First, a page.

On December 7, three whaling ships set out from Japan and kicked off the 2011 whaling season. For the next few months, Australian eyes will be focused on conflict in the Southern Ocean as the annual ritual over Japanese whaling is played out.
Japan’s Fisheries Agency has an additional US$28 million this year to strengthen its fleet’s security and ensure that last year’s scenario – when only one quarter of its target was realised – will not be repeated.
The Sea Shepherd Conservation Society (SSCS) proposes to send three ships and 100 “eco-warriors” to Antarctica and the Australian whale sanctuary. SSCS recently declared: “[the Japanese] will have to kill us to prevent us from intervening … We will undertake whatever risks to our lives will be required to stop this invasion of arrogant greed into what is an established sanctuary for whales”.
Intriguing as this political rhetoric might be, the result is to focus our gaze on relatively unimportant developments to the south. Meanwhile, more significant ones are being consolidated to the north.
The most important is the commodity path in whale meat being developed between Iceland and Japan. This will make good any shortfall in supply which might result from Japanese whaling being curtailed. The main agency in this process is the Icelandic whaling firm Hvalur hf. It is owned and managed by Kristjan Loftsson, a leading businessman with a long family history in fishing. He is a prominent figure in the Independence Party, and one of Iceland’s representatives on the International Whaling Commission (IWC).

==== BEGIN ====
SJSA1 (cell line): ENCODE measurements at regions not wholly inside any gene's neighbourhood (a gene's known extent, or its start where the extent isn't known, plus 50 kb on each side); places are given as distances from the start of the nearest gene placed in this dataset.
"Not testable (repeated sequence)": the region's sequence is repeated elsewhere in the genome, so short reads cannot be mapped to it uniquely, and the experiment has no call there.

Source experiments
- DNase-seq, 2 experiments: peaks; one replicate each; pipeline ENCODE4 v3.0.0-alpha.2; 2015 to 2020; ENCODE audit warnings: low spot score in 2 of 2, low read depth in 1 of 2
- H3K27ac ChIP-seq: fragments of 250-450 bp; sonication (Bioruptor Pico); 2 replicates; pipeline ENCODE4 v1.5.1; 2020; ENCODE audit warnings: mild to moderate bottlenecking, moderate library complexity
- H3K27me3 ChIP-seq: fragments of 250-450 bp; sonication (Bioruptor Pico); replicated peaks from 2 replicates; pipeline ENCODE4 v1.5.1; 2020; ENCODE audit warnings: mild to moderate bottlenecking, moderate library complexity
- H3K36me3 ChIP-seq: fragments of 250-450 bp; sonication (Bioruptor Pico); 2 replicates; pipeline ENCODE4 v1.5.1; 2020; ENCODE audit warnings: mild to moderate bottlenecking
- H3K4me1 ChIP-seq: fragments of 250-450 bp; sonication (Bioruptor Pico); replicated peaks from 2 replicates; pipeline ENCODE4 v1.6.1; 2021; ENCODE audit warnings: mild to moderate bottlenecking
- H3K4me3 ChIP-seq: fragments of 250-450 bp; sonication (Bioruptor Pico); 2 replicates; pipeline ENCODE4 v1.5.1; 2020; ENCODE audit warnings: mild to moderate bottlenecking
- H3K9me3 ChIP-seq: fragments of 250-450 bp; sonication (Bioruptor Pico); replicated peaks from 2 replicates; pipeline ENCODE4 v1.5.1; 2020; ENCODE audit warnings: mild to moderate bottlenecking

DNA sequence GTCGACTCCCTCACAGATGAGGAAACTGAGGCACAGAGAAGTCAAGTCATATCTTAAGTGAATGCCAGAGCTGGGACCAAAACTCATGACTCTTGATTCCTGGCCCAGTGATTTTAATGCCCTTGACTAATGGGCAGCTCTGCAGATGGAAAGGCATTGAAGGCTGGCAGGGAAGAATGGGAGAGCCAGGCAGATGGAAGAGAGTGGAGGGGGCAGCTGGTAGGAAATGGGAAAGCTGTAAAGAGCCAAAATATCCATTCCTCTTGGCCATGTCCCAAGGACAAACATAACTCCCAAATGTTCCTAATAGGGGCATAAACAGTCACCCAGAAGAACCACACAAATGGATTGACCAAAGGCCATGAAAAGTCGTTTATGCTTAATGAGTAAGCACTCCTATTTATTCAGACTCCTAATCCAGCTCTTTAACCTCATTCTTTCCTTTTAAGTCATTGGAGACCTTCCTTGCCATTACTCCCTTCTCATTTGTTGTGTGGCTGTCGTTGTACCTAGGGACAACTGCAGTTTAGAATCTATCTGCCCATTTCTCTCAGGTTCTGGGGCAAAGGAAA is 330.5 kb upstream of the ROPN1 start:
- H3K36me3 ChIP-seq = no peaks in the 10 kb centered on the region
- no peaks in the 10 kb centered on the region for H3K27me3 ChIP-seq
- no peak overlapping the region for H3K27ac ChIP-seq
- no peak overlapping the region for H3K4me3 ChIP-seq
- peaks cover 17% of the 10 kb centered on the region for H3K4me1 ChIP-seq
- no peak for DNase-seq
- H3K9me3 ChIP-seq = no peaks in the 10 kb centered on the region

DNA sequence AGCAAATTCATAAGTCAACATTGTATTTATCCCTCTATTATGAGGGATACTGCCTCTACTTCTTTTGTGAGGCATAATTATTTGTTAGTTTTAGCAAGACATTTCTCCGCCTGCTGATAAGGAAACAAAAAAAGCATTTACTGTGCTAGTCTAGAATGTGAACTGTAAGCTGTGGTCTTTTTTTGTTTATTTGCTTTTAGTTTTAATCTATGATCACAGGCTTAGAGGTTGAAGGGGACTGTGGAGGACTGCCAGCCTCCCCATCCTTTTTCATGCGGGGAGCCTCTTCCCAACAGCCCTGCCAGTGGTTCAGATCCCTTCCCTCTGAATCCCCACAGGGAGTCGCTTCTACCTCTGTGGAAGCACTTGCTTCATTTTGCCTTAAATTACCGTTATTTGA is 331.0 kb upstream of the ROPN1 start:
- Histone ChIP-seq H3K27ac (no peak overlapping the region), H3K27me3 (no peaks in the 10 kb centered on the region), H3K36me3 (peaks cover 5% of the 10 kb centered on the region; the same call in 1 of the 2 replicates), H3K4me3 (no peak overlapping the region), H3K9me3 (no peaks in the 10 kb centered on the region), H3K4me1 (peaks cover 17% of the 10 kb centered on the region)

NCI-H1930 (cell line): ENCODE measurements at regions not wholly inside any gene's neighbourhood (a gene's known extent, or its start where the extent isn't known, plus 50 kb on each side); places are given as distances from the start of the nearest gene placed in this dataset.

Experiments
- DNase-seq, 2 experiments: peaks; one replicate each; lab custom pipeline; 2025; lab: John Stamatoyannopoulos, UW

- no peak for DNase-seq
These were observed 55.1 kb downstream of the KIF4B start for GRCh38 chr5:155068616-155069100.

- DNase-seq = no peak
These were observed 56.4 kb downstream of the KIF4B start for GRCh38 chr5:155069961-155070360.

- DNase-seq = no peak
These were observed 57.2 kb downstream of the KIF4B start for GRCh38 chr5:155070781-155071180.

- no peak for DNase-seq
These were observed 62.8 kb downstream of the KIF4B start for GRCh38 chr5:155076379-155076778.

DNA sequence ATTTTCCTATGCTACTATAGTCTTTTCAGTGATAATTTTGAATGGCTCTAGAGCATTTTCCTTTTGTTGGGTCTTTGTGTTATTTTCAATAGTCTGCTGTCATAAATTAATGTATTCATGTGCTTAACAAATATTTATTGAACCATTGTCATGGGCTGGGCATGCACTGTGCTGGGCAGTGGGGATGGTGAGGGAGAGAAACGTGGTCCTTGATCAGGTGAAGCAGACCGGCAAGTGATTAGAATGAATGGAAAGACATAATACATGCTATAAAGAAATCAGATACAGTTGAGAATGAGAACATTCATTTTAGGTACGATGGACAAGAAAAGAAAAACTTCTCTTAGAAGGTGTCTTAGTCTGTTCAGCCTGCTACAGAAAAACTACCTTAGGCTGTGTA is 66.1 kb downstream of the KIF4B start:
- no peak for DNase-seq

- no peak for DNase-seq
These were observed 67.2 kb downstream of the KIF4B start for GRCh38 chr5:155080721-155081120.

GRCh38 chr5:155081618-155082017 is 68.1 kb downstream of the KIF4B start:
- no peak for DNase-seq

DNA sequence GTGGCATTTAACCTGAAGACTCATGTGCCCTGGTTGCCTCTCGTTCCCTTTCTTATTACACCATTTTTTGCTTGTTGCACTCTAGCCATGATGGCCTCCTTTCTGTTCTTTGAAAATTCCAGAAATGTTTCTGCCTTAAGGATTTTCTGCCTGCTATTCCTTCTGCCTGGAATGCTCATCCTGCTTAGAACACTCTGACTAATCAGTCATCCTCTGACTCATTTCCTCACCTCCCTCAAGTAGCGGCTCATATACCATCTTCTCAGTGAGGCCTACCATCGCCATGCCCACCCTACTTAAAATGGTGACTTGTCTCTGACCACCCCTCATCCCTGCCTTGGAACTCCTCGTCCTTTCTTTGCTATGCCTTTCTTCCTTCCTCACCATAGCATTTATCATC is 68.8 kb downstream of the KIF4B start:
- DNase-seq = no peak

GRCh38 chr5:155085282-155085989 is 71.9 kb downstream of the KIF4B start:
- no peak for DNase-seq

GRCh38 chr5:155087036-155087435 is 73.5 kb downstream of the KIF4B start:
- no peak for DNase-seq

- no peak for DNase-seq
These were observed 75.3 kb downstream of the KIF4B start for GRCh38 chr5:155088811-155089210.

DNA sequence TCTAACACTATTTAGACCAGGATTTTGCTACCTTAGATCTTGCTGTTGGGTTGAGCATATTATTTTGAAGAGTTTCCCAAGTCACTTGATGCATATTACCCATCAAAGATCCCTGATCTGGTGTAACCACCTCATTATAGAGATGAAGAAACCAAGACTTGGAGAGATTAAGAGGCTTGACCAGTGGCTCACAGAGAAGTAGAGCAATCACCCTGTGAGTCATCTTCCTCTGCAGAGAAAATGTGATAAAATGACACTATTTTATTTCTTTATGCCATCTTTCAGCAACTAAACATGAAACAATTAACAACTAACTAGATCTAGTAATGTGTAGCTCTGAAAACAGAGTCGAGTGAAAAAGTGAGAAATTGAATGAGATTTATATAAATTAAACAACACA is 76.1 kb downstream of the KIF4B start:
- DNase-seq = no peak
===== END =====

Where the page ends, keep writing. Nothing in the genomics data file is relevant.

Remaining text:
Iceland’s changing stance towards the IWC has been critical to the emergence of this trade. After a decade outside the fold, Iceland rejoined the IWC in 2002. The following year it sought a scientific permit to undertake “feeding ecology studies”. This required it to kill 250 whales annually.
Since then, the quotas have fluctuated. But when the current government took over in the wake of the GFC, quotas were reset at 200 minke whales and 200 fin whales. In light of the abject state of its economy, no avenue was going to be passed up for creating job opportunities inside Iceland and accumulating capital overseas.
Hvalur exploited these opportunities to the full through its small but efficient whaling fleet and the political clout of its owner. It accessed cheap processing facilities at home and set up its own import company inside Japan to ensure Loftsson’s control over the entire operation.
In the past four to five years, 1,200 tonnes of meat and blubber have been exported, generating a return of about US$17 million. Since the Icelandic commodities have proved cheaper than those available from Japanese sources, and since the Japanese palate favours fin whale meat, the prospects for further expansion are considered exceptional.
The details summarised above can be found in a report, Renegade Whaling: Iceland’s Creation of an Endangered Species Trade, from the UK-based Environmental Investigation Agency and Whale and Dolphin Conservation Society. These are partisan bodies, but generally the report confirms what would be known or anticipated by any informed observer.